Cruel but Not Unusual
Several years ago, I drove more than two hundred miles from Green Bay, Wisconsin, to the isolated town of Boscobel. Boscobel is hard to get to; its airport has little commercial traffic, and the nearest Greyhound station is more than thirty miles away. If Wisconsinites have heard of the place at all, it’s probably because Boscobel is home to the Wisconsin Secure Program Facility, a heavily fortified prison on the edge of town. I was there to visit one of the many inmates being held in solitary confinement.
Our visit was not exactly personal. It took place in a small room with a video screen near the ceiling, on which the image of the inmate suddenly appeared. I strained both my neck and voice to communicate with him. In the hour of conversation permitted to us, the inmate shared a story of remarkable resilience. Years of isolation in a small cell had left him with numerous physical ailments. Harsh and racist treatment from the prison staff had complicated his struggle to maintain sanity in a bleakly monotonous environment. He told me that only his practice of Islam had enabled him to survive. I left deeply impressed with his fortitude and personal dignity—and horrified at the conditions of his incarceration.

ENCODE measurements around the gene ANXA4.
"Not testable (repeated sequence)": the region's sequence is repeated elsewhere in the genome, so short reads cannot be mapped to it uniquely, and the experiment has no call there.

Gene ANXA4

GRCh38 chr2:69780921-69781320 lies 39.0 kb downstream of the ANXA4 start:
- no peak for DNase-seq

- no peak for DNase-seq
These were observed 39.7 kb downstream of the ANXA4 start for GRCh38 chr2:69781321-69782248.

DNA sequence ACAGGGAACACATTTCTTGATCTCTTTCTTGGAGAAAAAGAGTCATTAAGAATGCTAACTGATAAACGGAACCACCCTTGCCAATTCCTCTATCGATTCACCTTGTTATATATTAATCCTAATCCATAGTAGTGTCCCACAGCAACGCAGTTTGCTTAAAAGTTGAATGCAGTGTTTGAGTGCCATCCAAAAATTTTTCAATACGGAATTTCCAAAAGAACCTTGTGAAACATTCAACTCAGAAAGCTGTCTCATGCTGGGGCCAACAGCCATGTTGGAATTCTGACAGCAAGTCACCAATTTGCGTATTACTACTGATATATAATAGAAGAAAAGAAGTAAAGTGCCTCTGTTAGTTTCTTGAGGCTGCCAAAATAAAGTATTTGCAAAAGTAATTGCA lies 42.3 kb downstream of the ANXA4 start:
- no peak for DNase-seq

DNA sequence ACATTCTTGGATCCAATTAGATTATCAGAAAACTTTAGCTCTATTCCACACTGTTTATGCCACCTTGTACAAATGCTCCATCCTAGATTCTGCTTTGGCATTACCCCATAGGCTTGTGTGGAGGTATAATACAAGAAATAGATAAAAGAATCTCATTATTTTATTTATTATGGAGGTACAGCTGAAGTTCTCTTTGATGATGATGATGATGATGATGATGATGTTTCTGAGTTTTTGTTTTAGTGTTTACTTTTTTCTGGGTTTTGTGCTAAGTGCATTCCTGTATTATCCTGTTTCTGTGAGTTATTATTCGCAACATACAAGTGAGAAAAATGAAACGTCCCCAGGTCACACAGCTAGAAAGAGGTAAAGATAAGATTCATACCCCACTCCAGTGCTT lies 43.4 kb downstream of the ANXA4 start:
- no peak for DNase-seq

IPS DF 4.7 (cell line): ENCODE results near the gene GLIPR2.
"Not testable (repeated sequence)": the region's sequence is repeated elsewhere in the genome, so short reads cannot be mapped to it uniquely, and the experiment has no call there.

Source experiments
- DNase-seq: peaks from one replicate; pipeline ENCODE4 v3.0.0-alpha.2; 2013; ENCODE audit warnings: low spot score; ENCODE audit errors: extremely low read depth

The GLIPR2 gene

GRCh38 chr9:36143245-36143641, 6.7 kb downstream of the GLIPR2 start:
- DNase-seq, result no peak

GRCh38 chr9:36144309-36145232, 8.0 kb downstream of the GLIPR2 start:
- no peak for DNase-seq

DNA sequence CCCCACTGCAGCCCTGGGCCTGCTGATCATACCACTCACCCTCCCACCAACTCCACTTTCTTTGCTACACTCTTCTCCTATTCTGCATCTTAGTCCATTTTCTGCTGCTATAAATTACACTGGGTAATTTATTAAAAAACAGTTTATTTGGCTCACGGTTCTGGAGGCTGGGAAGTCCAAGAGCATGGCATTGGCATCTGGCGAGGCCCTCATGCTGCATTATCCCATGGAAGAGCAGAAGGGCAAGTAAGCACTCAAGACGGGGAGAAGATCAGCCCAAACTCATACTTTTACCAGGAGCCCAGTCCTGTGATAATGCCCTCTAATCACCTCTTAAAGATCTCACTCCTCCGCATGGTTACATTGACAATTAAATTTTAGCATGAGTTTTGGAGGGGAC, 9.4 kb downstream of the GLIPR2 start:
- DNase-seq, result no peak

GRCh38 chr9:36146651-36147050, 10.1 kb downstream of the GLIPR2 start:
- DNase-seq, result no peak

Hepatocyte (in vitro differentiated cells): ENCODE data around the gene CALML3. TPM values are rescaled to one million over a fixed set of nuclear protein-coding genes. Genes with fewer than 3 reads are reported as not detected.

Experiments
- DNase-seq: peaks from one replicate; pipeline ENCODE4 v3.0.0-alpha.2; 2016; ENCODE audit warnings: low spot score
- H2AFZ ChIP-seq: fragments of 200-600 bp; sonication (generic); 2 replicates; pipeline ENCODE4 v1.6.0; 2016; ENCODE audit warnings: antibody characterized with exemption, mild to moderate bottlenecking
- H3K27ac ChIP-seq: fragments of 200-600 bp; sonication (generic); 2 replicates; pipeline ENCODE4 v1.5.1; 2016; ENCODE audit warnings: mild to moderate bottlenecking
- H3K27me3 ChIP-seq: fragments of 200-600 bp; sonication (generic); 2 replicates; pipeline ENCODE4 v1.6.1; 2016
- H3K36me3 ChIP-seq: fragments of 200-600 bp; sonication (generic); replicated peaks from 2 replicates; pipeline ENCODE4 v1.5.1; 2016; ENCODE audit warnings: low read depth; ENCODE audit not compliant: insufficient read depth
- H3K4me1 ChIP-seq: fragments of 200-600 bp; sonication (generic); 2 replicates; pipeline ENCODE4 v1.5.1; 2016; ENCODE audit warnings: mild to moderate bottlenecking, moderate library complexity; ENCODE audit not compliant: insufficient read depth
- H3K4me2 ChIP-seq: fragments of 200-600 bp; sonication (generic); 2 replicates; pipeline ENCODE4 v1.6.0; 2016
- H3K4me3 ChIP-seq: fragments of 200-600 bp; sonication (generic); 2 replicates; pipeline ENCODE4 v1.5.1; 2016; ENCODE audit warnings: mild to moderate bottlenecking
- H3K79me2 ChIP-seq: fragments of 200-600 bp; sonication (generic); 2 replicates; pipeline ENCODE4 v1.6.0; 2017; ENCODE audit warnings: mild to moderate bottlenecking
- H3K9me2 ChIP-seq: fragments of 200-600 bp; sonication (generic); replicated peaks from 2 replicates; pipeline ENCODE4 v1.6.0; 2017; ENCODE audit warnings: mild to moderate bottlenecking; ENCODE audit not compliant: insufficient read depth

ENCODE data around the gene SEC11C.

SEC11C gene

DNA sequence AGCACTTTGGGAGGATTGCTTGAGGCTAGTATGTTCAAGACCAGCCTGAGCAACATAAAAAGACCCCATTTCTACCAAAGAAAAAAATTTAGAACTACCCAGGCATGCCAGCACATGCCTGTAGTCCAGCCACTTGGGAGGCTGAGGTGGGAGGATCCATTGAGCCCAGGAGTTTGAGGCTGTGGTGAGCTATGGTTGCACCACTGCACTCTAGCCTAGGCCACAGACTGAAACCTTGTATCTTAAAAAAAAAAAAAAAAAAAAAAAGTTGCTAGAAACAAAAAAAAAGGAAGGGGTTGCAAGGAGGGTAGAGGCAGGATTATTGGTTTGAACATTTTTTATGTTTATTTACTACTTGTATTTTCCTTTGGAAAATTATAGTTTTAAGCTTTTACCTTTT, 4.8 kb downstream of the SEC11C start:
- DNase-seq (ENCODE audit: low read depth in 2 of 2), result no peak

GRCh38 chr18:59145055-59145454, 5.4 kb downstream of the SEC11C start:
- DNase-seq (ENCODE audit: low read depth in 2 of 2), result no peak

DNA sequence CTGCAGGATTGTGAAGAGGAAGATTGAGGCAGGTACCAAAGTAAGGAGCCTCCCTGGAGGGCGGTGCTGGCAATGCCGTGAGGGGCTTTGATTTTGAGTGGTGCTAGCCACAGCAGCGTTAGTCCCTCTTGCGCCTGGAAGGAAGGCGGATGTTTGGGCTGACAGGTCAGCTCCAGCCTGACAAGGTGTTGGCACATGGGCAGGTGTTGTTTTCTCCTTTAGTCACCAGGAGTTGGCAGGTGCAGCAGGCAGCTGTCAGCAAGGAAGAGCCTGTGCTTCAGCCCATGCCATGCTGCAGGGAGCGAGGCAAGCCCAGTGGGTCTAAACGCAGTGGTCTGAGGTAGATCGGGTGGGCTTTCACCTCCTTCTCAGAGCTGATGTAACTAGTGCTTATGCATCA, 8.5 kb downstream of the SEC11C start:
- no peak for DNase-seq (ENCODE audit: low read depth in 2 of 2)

That visit to Boscobel brought home to me the degrading character of contemporary solitary confinement. In the past three decades, the United States penal system has embraced a brutal policy of isolating inmates. Despite a growing consensus that the...
To read the rest of this article please login or become a subscriber.
About the Author
Derek S. Jeffreys is professor of humanistic studies and religion at the University of Wisconsin, Green Bay. He is author of Spirituality in Dark Places: The Ethics of Solitary Confinement (Palgrave Macmillan). He gives philosophy and religion lectures to inmates at the Green Bay Correctional Institution.